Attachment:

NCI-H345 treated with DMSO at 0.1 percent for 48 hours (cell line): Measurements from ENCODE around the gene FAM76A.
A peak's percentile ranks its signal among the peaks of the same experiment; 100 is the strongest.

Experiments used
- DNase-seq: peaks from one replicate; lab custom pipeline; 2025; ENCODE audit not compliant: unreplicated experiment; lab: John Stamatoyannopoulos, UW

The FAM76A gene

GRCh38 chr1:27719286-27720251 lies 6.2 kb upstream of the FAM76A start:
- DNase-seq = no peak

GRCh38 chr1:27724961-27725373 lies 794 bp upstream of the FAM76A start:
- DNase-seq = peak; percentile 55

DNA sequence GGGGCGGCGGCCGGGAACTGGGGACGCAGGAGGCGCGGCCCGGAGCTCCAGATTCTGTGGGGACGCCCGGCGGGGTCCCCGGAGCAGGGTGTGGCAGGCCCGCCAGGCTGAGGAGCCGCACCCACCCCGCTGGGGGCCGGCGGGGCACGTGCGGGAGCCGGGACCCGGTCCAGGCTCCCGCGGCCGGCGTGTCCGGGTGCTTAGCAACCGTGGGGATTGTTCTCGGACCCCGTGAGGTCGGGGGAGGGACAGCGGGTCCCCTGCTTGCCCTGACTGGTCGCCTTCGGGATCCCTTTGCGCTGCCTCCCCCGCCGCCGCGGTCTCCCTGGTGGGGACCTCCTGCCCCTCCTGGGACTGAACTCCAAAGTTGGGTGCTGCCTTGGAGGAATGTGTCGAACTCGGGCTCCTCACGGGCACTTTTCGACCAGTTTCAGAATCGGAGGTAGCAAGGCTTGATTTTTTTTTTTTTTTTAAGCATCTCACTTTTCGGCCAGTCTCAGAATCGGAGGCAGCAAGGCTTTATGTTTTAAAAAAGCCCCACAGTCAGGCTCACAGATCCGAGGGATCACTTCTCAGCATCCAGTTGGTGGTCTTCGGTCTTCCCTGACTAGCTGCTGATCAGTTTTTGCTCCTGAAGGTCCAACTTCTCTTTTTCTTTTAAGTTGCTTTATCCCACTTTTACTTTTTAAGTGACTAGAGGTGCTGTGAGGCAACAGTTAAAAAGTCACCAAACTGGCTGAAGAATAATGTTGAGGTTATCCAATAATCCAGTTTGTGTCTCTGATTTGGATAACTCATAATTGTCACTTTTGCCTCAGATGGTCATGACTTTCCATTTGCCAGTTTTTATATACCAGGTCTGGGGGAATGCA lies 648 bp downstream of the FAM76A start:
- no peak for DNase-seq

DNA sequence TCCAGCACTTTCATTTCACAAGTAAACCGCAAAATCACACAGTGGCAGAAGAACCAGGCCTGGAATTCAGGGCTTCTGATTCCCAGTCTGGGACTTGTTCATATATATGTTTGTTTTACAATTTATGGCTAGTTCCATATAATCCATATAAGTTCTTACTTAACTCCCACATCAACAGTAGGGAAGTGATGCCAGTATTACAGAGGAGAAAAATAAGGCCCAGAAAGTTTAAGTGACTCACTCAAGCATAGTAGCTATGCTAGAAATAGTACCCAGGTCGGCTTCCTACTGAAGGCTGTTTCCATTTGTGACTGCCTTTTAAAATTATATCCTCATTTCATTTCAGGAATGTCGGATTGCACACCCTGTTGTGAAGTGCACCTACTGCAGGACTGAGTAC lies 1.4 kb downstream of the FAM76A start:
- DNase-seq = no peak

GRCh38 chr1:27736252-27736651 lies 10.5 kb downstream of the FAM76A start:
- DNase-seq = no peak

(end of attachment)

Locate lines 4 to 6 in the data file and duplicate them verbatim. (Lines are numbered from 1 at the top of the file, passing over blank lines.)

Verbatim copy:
- DNase-seq: peaks from one replicate; lab custom pipeline; 2025; ENCODE audit not compliant: unreplicated experiment; lab: John Stamatoyannopoulos, UW

The FAM76A gene

GRCh38 chr1:27719286-27720251 lies 6.2 kb upstream of the FAM76A start: